Tuesday

17th Sep 2019

Danish minister says financial tax would cost jobs

  • Denmark does not support the financial transactions tax, says minister Margrethe Vestager (Photo: Valentina Pop)

Denmark has come out against the creation of an EU financial transactions tax, saying it would hamper growth and cost "hundreds of thousands of jobs."

The country's economy minister Margrethe Vestager - who, as part of the Danish EU presidency, currently chairs the regular meetings of EU finance ministers (Ecofin) - told press in Copenhagen on Tuesday (10 January): "We would be very reluctant in promoting something that minimises growth and slashes jobs, particularly now during the crisis."

Read and decide

Join EUobserver today

Support quality EU news

Get instant access to all articles — and 18 year's of archives. 30 days free trial.

... or join as a group

She noted that despite France's public pledges to fast-track the tax, no EU country has formally asked to speed up procedure.

"It is in the normal legislative machinery at the moment, the proposal was first put on the table at Ecofin a few weeks ago and all attitudes were present around the table."

She added that the tax proposal is "not very robust" because even the European Commission, which backs the levy, has estimated it would cost the EU 1.7 percent in lost GDP and "hundreds of thousands of jobs" due to financial companies relocating outside the Union.

Using more colourful language, Denmark's former foreign minister Lene Espersen - currently a Conservative member of the parliament's EU affairs committee - said in a separate briefing the same day the tax idea is "bullshit."

"Why don't they [pro-tax advocates] start with the Cayman Islands and then come and talk to us? What we need is economic growth," she quipped, in reference to the British overseas territory and tax haven.

French leader Nicolas Sarkozy has made the tax a pet project of his in the run-up to presidential elections in March. He has even promised to impose the new levy unilaterally in France if other EU countries do not follow suit despite protests from Paris' financial sector.

Britain, Sweden and Malta, like Denmark, openly oppose the project.

German Chancellor Angela Merkel has given Sarkozy support for the idea, but acknowledged her coalition is split on the issue. She is facing growing opposition from her junior coalition partner, the Free Democratic Party (FDP), which says it goes against the pro-business coalition pact.

"Coalition agreements can only be changed together and not by one side alone," Hermann Otto Solms, an FDP finance expert, told Handelsblatt on Tuesday.

For his part, Frank Scheffler, another FDP member dealing with financial matters, issued an ultimatum. "I clearly warn the chancellor against going further in this direction. She is bound to keep to the relevant agreements, otherwise we as the FDP will no longer have to keep to the arrangements,” he told the Neue Osnabruecker Zeitung.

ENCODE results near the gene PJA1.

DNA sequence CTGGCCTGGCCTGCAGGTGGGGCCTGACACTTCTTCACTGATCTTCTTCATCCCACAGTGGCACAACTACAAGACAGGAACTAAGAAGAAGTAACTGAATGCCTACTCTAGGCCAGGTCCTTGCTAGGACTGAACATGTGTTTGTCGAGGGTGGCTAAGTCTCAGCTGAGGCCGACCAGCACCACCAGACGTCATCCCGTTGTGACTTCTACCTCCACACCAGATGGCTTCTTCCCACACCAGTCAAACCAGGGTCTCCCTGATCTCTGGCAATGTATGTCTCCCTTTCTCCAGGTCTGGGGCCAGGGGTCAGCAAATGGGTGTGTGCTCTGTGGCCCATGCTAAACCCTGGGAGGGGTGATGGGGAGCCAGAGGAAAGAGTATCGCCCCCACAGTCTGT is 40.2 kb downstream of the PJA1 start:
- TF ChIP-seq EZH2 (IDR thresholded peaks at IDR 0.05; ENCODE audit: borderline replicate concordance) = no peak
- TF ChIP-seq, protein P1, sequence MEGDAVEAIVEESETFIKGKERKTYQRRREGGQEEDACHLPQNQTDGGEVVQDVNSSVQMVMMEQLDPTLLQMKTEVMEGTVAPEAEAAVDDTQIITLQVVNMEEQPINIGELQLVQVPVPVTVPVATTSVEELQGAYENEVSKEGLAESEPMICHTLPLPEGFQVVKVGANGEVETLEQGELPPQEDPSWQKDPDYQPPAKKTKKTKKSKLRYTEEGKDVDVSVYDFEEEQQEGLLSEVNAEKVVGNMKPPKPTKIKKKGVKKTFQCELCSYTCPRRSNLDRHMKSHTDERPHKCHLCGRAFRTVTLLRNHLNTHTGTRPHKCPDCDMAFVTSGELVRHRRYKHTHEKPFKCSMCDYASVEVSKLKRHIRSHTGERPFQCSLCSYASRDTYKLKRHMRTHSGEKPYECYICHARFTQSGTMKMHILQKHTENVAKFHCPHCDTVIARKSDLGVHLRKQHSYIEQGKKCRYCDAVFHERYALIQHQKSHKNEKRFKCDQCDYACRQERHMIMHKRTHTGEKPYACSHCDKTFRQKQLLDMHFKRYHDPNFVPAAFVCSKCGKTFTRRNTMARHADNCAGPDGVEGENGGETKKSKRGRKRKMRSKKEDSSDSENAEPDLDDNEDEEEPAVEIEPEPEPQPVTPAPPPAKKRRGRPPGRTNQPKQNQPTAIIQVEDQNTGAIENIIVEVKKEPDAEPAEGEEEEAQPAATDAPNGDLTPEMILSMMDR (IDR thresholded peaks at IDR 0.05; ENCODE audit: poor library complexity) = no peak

Merkel after meeting with Sarkozy on Monday declined to say if Germany would follow a French-only tax with a German national levy, saying only: "Personally, I'm in favor of thinking about such a tax in the eurozone."

Franco-German 'growth' plan looks to EU funds and taxes

A six-point plan drafted by France and Germany suggests corporate tax 'co-ordination', an EU financial transactions tax and the re-deployment of EU funds in troubled countries as ways to spur growth and jobs.

News in Brief

  1. Germany prepared to top up post-Brexit EU budget
  2. New Saudi attack threats, but EU and US still divided
  3. EU anti-trust chief goes after Belgian tax breaks
  4. Luxembourg PM Bettel humiliates Johnson
  5. No new backstop proposal at Juncker-Johnson lunch
  6. Saudi oil production in flames after drone attack
  7. US: attack on Saudi oil came from Iran or Iraq
  8. Poll: Belgium's far-right Vlaams Belang largest party

Opinion

Why von der Leyen must put rights at core of business

Ursula von der Leyen's in-tray must include those European executives on trial for systematic workplace harassment, the break-up of European slavery rings, and allegations of European companies' abuse in palm oil, including child labour, land grabs, and deforestation.

Stakeholders' Highlights

  1. Nordic Council of MinistersNew programme studies infectious diseases and antibiotic resistance
  2. UNESDAUNESDA reduces added sugars 11.9% between 2015-2017
  3. International Partnership for Human RightsEU-Uzbekistan Human Rights Dialogue: EU to raise key fundamental rights issues
  4. Nordic Council of MinistersNo evidence that social media are harmful to young people
  5. Nordic Council of MinistersCanada to host the joint Nordic cultural initiative 2021
  6. Vote for the EU Sutainable Energy AwardsCast your vote for your favourite EUSEW Award finalist. You choose the winner of 2019 Citizen’s Award.
  7. Nordic Council of MinistersEducation gets refugees into work
  8. Counter BalanceSign the petition to help reform the EU’s Bank
  9. UNICEFChild rights organisations encourage candidates for EU elections to become Child Rights Champions
  10. UNESDAUNESDA Outlines 2019-2024 Aspirations: Sustainability, Responsibility, Competitiveness
  11. Counter BalanceRecord citizens’ input to EU bank’s consultation calls on EIB to abandon fossil fuels
  12. International Partnership for Human RightsAnnual EU-Turkmenistan Human Rights Dialogue takes place in Ashgabat

Latest News

  1. EU must give full support to Ukraine to dissuade Kremlin
  2. EU divided on how to protect rule of law
  3. Nordic region to become world's most sustainable and integrated
  4. In detail: Belgium's EU nominee faces crime probe
  5. France urges EU virtual currency rules amid Libra risk
  6. Brexit and new commission in focus This WEEK
  7. As recession looms, Europe needs more spending
  8. How should the EU handle Russia now?

Join EUobserver

Support quality EU news

Join us